Professor David Whyte has been a Visiting Professor at the University of Turku since 2014. He has collaborated with the Faculty of Law in events, research and teaching. In the spring of 2022, Whyte was awarded an honorary doctorate by the University of Turku. In autumn 2022, Whyte has been visiting the Faculty to plan a research project on sustainability in the forest industry.
Professor David Whyte, Director of the Centre for Climate Crime and Climate Justice at the Queen Mary University of London, is currently visiting the Faculty of Law at the University of Turku. He has been a Visiting Professor at the University of Turku and a regular contributor to events and other activities at the Faculty of Law since 2014. In spring 2022, Whyte was awarded an honorary doctorate for his pioneering scientific research and long-term cooperation with the University.
Whyte’s research focusses on the connections between law and corporate power. He has researched the regulation of business in relation to working conditions, human rights violations and ecocide. Whyte’s current research, focused on legal responses to climate change, has prompted his latest visit to Turku.
"I’ve taught a course here at the University of Turku for a few years, a corporate crime module in the Faculty of Law. I have also been collaborating with Professor Anne Alvesalo-Kuusi on the subject for fifteen years, so I know Turku and the university very well," says Whyte.
Together with Alvesalo-Kuusi and a research team, Whyte is about to embark on a research project on sustainability in the forest industry.
"I’ve always been interested in corporate crime and the impact of corporations on our lives. More recently I’ve become interested in specifically the effect on climate. That’s probably because I published a book on the topic in 2020 and was appointed Professor of Climate Justice at Queen Mary University of London," explains Whyte.
The book, titled Ecocide: Kill The Corporation Before It Kills Us, focuses on the history of corporations to ask whether green capitalism is possible. According to Whyte, the forest industry might be the best industry to achieve that.
"If it isn’t, it’s hard to claim that it is possible," says Whyte.
Visiting Professor David Whyte has been a regular contributor to activities at the Faculty of Law since 2014. Photo: Minna Nerg / University of Turku.
A long struggle to be sustainable
The Finnish and the Swedish state have developed ways of regulating the forest that have become a blueprint, a paradigm example of how that is done. At the same time, there are environmental controversies.
"There was very little regulating, if any, of chemicals in wood pulping before the 70s. There was some regulation of pollution. But some of the regulations we have now didn’t exist before the 90s," says Whyte.
In the project, Whyte’s expertise on the role of the state in protective regulation will be teamed up with Alvesalo-Kuusi’s knowledge of Finnish policing and regulation policy. The end result will hopefully become a film on sustainability in the Finnish and Swedish forest industry.
"It is an interesting story that covers a long struggle to be sustainable – it’s successful and it isn’t. People see the forest industry as the most important industry in recovering the planet. Everybody focuses on the fossil fuel industry, but it is as important to focus on the way our forests are managed," says Whyte.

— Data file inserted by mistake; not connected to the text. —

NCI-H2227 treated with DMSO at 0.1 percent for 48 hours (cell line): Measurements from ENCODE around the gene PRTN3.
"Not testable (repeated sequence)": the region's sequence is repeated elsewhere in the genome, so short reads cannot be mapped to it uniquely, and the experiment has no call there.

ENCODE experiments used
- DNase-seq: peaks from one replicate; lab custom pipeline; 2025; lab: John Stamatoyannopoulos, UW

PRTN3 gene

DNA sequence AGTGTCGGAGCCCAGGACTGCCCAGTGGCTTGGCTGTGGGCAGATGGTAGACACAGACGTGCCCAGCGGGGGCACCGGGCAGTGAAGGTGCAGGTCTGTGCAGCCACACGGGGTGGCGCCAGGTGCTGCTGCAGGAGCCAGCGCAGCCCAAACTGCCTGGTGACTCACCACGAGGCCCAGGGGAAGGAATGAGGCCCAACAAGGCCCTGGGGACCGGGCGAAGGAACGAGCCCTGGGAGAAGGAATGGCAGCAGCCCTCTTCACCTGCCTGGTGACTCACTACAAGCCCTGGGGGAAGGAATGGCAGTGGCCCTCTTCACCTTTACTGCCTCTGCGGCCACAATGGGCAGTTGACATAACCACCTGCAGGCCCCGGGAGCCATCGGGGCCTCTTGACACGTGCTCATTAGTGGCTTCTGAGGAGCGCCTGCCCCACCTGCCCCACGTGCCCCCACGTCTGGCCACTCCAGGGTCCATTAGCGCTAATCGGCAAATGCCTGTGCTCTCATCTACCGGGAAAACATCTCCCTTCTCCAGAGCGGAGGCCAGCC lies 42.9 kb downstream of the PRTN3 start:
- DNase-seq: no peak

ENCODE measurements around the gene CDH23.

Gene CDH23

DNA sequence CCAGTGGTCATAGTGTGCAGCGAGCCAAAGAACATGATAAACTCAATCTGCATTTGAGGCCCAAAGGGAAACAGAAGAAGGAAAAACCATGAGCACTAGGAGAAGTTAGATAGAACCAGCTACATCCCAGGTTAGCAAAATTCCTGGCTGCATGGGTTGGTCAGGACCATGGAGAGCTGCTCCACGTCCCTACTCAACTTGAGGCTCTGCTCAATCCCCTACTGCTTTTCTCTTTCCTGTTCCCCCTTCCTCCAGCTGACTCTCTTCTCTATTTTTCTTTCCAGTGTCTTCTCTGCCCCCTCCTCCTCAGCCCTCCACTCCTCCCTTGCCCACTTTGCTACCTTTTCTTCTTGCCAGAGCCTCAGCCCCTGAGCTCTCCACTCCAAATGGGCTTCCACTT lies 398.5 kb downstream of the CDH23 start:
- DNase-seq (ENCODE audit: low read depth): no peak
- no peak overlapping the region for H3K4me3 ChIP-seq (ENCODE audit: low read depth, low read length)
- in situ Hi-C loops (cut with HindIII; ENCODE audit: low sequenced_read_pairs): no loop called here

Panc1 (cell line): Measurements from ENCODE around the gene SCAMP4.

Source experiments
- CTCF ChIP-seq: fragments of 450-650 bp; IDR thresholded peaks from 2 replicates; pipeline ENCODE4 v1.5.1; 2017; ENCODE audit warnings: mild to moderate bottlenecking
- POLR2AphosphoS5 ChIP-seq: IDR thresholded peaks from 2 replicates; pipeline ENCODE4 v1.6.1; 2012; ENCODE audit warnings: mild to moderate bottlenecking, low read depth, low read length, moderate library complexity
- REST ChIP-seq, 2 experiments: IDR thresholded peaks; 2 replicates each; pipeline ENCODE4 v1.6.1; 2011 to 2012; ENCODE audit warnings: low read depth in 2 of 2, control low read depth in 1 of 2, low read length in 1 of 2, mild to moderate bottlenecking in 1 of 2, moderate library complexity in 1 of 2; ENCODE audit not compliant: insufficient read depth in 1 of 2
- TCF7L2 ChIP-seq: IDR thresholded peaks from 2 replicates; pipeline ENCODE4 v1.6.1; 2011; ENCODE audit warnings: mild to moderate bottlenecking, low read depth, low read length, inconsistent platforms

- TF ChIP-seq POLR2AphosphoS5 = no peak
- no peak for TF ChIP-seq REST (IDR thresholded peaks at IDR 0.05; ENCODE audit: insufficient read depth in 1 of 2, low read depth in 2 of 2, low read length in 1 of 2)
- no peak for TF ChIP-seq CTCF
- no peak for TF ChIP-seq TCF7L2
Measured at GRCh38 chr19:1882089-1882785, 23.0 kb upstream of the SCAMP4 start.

Documentary brings together evidence from different sources
Documentary as the output of the project differs from the standard academic process of publishing results in the form of an article, or a book. Why a documentary?
"There’s a growing tendency for people to get information from different sources. This wouldn’t be a film based on new science, but evidence from different academic disciples as well as the observable, what is there," says Whyte.
According to Whyte, there is an increasing need to represent complex, multi-faceted information in a way that can be digested without being simplified. Some of this can even lend itself to animation. To kick off the two-year project, the idea is to put together a team and to build an outline of the structure, themes and imagery, and the people the researchers might interview.
"We will also be producing some standard academic outputs. But the film is the main prize," says Whyte.
Professor Whyte and Professor Alvesalo-Kuusi are teaming up for the project on sustainability in the forest industry. Photo: Minna Nerg / University of Turku.
An inspirational exchange
Alongside the Faculty of Law and the colleagues there, Whyte has also become familiar Turku with during his stays. He appreciates the space the experience provides.
"It’s great to be here, it allows for me to have the space and freedom to think. University of Turku is ideal for this because it’s given me an office space, time to think, and a great group of people here who are really engaged in the development of ideas," says Whyte.
The visits are also fruitful for the faculty.
– Dave has been a regular visitor and teacher at our faculty, and every time we meet, we develop new ideas for joint projects such as articles, books or teaching. Not all of our ideas have been realized and there is not always a fixed starting point or end point, and of course some of the things we have produced have taken several years. But the journey itself has always been inspirational and has always had interesting results, says Alvesalo-Kuusi.
– I hope Anne will come to Queen Mary next year at some point. Then it’s an exchange, that’s the plan anyway, Whyte says.